Citizen Juries in Our Government? A View from Redon, France

Over the next few months, we’ll be hosting a series of posts on political engagement and democracy from practitioners and researchers around the world. Our fourth post in the series is from Campbell Wallace. Based in Redon, France, Campbell is a researcher and author of the book, Down With Elections.

Citizen’s Juries are undoubtedly a valuable innovation, and they have been very useful in demonstrating the ability of “ordinary” people to deliberate conscientiously and to make intelligent decisions on problems that they would not otherwise encounter, and where they have no special expertise. Unfortunately they have suffered from two problems. First, they have been either widely ignored or unfairly mocked by the press. Secondly, it has been easy for politicians to simply ignore their conclusions.

Making a representative, randomly selected chamber a part of the government, as David Schecter suggests, is certainly a step in the right direction, especially if it has the authority to reject or demand changes to legislation passed in the elected house, and to force the latter to consider questions that it would otherwise avoid.

Does this go far enough? I do not think so. To those who are not convinced of the divine origin of the US constitution, the supposed “checks and balances” often seem more like spanners in the works, as the elected actors have no incentive to cooperate to promote good policy, and paralyze government with their disagreements.

Most failings of elections are well-known: money politics, the unequal weight of votes, corruption, policy decisions reached by vote-trading on irrelevant issues… A new one may eclipse all the others: the astounding effect of Google page rankings. In my book “Down with Elections!” I argue that these problems are part and parcel of elections, and won’t go away until we get rid of them.

In the book, I propose a model of government with no elections at all. This model has a randomly selected Assembly (like a large, ongoing Citizens Jury) with full legislative powers, assisted by a number of subordinate bodies. Members of all bodies would be chosen by lot, and replaced by rotation, typically ten percent every six months. This ensures representativeness (the Assembly is the portrait of the population), equity (everyone has an equal chance of being selected), diversity, which research shows is necessary for good decision-making, and continuity (there is no change of government).

There is no President with executive powers, and the Assembly has authority on almost everything, but does not set its own salaries (which are fixed by an independent Salaries Board). Nor does it appoint individual judges or civil servants. The Speaker changes daily, by rotation.

Instead of being under a politically appointed Secretary of State or equivalent, each department of the civil service is placed under an Oversight Committee, chosen by lot and rotated regularly, like the Assembly. This will drastically reduce opportunities for corruption.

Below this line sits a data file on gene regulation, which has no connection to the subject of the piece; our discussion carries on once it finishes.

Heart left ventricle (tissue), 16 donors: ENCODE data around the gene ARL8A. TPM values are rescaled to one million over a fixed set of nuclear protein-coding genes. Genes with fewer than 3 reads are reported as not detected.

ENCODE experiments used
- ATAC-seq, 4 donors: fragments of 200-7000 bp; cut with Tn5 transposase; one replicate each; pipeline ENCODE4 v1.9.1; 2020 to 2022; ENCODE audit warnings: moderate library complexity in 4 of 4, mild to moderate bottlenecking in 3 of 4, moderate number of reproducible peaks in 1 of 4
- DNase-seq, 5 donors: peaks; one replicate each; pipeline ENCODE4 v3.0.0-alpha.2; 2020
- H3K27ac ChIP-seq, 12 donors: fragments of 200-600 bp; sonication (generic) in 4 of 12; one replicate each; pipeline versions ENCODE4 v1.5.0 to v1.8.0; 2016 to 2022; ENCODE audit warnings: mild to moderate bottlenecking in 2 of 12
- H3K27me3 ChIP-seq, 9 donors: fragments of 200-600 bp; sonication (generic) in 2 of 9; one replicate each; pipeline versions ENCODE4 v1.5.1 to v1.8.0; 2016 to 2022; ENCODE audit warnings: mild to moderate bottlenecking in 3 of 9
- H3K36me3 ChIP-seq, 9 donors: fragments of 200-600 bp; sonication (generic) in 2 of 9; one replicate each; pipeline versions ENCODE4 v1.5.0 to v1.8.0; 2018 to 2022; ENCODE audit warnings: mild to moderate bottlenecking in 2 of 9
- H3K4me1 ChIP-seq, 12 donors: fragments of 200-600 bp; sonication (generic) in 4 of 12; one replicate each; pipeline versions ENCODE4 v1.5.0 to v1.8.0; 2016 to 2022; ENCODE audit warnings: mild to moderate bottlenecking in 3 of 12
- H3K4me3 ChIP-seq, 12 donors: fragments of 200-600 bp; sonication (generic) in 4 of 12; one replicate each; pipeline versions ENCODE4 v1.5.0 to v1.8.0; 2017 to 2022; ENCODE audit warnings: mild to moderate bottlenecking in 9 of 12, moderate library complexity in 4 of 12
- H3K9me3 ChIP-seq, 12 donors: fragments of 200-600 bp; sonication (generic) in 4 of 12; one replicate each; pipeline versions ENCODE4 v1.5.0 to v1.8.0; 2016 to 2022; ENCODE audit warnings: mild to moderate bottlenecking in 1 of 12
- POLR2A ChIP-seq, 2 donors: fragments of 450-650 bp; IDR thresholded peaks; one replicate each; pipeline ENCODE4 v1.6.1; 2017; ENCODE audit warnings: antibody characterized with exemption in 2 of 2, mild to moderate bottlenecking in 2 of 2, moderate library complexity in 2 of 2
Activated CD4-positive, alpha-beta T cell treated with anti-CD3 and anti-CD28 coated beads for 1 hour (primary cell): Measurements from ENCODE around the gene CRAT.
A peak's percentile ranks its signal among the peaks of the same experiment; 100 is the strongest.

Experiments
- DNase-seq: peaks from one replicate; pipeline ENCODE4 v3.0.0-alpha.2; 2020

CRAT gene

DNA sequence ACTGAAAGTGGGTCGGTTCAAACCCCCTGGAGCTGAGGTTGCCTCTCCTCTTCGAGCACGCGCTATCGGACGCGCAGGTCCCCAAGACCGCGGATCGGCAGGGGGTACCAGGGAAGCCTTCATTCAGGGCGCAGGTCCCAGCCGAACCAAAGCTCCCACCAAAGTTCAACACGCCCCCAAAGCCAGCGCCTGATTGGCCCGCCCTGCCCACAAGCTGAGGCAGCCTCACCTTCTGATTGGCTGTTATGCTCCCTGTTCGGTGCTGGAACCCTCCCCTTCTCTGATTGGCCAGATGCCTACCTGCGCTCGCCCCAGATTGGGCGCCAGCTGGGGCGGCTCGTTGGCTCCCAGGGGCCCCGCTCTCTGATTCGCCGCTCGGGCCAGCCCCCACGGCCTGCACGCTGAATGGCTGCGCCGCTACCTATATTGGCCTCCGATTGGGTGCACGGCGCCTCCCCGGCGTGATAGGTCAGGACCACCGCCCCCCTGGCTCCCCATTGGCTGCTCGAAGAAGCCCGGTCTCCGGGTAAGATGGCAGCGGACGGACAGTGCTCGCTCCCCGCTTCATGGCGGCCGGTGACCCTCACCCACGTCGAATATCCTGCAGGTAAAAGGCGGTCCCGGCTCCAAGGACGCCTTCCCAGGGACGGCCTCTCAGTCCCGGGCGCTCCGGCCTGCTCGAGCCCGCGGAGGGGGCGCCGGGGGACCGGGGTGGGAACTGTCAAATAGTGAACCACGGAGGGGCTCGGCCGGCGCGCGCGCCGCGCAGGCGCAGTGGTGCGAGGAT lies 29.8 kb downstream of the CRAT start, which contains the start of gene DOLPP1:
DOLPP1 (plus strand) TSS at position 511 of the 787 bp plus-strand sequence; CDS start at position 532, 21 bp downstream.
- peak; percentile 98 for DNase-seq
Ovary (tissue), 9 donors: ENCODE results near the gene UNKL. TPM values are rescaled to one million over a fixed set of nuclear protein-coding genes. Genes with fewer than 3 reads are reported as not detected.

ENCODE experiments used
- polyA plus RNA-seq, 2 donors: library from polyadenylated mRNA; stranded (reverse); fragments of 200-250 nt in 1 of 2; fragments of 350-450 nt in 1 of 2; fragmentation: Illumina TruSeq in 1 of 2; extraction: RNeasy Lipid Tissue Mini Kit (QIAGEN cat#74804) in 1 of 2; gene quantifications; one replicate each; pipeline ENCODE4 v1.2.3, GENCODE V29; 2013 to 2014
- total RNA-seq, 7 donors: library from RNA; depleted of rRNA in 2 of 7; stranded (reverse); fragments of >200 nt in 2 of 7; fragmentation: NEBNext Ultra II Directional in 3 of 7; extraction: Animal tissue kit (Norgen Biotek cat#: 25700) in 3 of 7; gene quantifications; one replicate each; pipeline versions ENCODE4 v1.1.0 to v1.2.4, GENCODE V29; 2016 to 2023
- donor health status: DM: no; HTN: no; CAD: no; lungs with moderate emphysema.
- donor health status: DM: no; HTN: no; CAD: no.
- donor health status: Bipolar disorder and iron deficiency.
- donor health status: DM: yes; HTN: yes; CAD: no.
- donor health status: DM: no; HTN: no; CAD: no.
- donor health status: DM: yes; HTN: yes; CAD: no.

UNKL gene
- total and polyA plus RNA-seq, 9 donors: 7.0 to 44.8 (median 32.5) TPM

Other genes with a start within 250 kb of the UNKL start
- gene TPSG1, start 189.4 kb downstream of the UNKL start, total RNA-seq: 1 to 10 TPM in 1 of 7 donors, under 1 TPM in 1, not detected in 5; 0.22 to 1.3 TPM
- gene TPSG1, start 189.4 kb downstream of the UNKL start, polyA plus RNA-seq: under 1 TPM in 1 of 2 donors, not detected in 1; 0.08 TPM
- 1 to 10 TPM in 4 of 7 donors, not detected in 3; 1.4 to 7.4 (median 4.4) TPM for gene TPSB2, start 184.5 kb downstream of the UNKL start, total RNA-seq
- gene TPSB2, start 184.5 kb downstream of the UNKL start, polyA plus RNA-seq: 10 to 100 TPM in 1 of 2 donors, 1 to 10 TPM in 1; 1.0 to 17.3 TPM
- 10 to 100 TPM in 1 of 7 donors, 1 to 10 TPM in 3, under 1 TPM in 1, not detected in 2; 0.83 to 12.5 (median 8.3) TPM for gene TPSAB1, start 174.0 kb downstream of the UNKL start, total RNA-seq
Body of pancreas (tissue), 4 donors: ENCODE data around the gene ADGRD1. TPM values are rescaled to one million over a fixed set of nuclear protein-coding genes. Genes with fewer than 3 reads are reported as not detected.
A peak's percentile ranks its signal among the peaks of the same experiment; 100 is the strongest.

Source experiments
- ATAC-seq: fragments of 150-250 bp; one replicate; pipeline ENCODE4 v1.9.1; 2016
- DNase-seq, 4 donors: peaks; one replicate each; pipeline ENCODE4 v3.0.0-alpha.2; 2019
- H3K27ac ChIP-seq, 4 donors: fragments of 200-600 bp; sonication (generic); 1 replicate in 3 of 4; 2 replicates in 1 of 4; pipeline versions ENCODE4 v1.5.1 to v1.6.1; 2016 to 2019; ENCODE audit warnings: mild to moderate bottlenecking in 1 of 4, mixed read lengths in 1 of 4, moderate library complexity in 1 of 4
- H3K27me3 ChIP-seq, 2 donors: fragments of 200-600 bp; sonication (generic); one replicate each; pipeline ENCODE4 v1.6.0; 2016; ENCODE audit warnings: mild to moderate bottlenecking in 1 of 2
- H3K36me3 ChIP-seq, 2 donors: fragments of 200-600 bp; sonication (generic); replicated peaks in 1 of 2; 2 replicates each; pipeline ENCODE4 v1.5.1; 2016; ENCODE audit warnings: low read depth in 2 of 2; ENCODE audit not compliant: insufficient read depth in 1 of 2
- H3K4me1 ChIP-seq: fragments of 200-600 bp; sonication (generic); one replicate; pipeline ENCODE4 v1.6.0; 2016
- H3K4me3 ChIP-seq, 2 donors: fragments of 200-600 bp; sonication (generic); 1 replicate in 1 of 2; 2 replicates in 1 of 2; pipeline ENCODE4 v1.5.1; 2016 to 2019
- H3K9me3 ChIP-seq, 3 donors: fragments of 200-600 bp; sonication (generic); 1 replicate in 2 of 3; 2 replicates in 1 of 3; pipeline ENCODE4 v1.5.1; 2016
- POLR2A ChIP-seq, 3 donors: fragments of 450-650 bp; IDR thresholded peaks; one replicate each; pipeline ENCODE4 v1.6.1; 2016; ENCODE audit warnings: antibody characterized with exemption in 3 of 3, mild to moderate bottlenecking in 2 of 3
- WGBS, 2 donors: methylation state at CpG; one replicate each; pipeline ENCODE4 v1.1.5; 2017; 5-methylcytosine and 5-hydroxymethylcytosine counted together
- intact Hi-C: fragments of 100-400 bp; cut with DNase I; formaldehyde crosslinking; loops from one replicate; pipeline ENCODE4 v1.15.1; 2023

Judges serve for a limited period, and are replaced by rotation. The ultimate authority on the interpretation of law is the Assembly, not the courts, and laws are not subject to judicial review. This is to prevent the abuse of power by judges, (think of Citizens United, and child labor legislation, blocked by the Supreme Court from 1918 until 1941).

Because many policy issues are complex and technical, the Assembly will set up Policy Committees to examine proposals for laws, and to recommend policy. Some will be temporary, to examine a single proposal. Others will be permanent, to study topics of ongoing concern: foreign affairs, health, energy, the environment … Permanent committees will have as many sub-committees as necessary to permit detailed study of complicated subjects.

Proposals for bills – which may originate with any citizen or group –are checked by a Proposals Committee for popular support and for their impact on existing legislation, before passing to the Assembly. The Assembly refers them to a Policy Committee, either a permanent one, or a “single-issue” one. The committee calls for opinions from experts and the public, examines them in depth, and makes its recommendations to the Assembly, which then debates and votes. This process will permit policy to be based on scientific evidence and reason, not faith, knee-jerk reactions or ideology. If the vote is close, a second “Temporary” Assembly is formed to vote without debate.

The budget is a special case, as the Assembly does not debate it. Instead, the opinion of each member is expressed in his or her estimate of the allocation for each department, and for the sum to be raised by each form of taxation. In effect, each estimate is a vote, and taking the median gives equal weight to this vote.

Publicly-funded, independently-run news services will supplement private media. Since there is no party in power, there is no reason to fear partisan control of information.

Regional and local government follow a broadly similar pattern.

Impractical? There is nothing that could not be implemented, given the will. However, there will be fierce opposition from politicians, the media (which thrives on the circus of scandals, politicians’gaffes, and election hoop-la), and the wealthy interests that do so well from the present system. There are also entrenched beliefs: the belief that elections are the only way to achieve democracy, and that the Constitution is the last word in political wisdom.

Utopian? Yes, unabashedly so. We need utopias: they give us a star to steer by, an ideal that we can work towards as we take the smaller steps suggested by others.

Posts in this series do not necessarily reflect the views of the Jefferson Center or Jefferson Center staff.